On my most recent yearly statistical post for band sizes, Annika asked:
You mention that you special order different sizes and styles, but does it affect your profit? If I asked my local store to do that, would it be a hint that they could expand their size range, or would it be an inconvenience?
While I was formulating my reply, I not only realized my penchant for lengthy explanations created a “tl;dr” comment, but also that people may find the topic to be an interesting entry in my “Retailer’s Perspective” series. For those of you unfamiliar with the shop, our special order policy is a trusting and generous way of providing another level of service to customers. Anyone can order or pre-order styles, sizes, or colors not stocked in the store without leaving a deposit or being under obligation to purchase the garment. However, if the item does work, you receive a 5% discount (10% for pre-orders) as a token of our appreciation for your patience. The policy was born out of our desire to help as many women as we could within the limitations of our space and budget, and overall, the program succeeds. Whether the policy is profitable and sustainable depends greatly on the customers taking advantage of the program, and a retailer needs the right mix in order for a special order policy to be feasible. My business partner/dad and I have discussed our own policy at length and sometimes heatedly because on more than one occasion it has cost us valuable cash flow. Once an order arrives, several possible scenarios can occur which make the difference between a program that is profitable and one that puts a boutique out of business.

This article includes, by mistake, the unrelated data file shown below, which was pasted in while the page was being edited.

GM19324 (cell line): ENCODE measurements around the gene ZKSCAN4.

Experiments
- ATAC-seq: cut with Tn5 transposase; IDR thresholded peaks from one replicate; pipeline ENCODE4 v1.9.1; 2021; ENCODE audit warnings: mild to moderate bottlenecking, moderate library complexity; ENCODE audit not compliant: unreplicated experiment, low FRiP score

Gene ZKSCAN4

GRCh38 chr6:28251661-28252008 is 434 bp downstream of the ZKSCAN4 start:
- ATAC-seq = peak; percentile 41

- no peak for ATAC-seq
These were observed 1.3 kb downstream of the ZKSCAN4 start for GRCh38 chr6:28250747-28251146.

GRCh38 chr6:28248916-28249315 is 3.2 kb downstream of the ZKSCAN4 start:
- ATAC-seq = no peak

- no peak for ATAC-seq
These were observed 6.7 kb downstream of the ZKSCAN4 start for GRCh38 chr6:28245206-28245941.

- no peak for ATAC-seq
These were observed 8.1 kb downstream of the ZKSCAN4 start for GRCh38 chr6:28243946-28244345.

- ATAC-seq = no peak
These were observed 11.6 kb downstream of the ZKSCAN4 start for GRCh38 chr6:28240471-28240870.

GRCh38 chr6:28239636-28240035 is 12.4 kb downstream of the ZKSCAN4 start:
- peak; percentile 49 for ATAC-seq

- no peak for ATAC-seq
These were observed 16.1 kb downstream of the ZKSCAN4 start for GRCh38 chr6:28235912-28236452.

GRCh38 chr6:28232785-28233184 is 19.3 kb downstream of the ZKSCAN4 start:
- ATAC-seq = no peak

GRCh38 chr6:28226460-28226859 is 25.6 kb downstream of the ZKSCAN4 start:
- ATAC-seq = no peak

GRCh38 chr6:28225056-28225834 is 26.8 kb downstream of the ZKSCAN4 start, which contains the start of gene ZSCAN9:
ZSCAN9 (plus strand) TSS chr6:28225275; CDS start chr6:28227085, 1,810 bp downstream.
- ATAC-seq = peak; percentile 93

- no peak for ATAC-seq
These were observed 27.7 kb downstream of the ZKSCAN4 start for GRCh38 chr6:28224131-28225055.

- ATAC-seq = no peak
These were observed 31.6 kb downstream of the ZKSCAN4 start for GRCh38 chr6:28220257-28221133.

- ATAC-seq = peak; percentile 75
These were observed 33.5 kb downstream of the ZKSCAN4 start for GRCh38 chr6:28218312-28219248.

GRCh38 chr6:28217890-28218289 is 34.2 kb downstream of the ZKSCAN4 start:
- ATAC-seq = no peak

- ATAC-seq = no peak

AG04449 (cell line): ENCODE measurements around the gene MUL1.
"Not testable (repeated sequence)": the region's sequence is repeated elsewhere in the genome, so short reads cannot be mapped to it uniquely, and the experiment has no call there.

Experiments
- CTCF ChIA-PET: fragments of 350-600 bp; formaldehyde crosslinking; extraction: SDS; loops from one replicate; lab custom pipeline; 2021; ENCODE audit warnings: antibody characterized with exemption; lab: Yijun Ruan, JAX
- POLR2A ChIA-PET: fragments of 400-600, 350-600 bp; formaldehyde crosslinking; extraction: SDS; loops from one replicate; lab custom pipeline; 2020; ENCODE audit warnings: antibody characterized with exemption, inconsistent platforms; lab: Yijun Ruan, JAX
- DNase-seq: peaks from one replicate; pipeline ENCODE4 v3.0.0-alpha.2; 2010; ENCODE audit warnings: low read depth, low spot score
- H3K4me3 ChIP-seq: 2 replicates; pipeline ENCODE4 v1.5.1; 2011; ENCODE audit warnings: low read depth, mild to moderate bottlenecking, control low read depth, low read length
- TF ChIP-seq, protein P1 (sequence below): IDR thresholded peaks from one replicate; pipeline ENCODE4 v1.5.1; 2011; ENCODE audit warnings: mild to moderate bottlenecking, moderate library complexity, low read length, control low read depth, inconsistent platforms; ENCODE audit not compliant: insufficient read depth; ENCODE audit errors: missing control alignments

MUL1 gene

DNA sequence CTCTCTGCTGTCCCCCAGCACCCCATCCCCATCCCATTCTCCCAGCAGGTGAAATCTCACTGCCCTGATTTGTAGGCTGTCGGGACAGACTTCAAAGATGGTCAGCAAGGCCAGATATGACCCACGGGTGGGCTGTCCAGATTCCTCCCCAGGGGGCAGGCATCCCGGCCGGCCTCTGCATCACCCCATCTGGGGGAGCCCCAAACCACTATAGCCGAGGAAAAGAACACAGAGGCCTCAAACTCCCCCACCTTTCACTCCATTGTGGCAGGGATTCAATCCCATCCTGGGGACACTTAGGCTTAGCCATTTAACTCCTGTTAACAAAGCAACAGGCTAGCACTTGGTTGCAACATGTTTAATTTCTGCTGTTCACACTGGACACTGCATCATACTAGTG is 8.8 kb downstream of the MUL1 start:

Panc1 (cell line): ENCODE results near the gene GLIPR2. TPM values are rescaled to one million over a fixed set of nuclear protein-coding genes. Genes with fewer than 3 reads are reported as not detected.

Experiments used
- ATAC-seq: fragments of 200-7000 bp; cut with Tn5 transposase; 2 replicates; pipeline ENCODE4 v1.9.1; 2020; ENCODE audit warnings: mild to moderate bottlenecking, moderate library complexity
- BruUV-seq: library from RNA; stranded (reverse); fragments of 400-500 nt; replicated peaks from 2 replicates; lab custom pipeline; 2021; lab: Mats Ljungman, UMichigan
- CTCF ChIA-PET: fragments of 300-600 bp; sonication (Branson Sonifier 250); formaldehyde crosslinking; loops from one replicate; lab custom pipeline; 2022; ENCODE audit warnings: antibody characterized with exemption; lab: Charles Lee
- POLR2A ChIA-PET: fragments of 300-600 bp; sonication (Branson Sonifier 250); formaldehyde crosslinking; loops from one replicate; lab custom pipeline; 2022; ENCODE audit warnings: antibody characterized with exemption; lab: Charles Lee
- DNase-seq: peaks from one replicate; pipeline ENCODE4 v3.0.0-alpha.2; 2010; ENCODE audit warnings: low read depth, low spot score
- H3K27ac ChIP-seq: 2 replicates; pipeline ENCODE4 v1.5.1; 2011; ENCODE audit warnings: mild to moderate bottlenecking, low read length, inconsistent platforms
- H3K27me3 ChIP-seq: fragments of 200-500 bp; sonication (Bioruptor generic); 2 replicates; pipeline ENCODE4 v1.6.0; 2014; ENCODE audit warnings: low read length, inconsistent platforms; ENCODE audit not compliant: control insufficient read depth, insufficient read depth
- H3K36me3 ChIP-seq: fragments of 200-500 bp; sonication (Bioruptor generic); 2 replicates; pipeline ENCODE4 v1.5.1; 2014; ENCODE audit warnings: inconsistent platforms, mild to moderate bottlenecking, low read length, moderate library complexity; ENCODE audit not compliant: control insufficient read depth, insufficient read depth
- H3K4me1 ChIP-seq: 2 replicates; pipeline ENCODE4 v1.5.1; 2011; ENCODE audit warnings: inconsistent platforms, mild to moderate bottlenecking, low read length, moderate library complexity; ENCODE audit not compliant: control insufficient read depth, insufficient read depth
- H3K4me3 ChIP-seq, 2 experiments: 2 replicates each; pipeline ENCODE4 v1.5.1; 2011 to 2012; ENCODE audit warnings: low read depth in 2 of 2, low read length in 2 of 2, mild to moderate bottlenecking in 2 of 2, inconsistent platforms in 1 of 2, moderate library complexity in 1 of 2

Quick Pick-Up & Purchase
The ideal scenario, a quick pick-up and purchase involves a customer visiting the shop within two weeks to purchase whatever they ordered. Not only does this quickly replenish our cash flow, but it also improves overall inventory turnover rate in the shop. Even though we lose a little of the profit margin because of the special order discount, the instant boost to our bottom line, most likely on an item I do not need to repurchase, makes it worthwhile. In this scenario, not only is the special order program profitable, but it also improves sales without adding extra time or labor into the mix. [Read more...]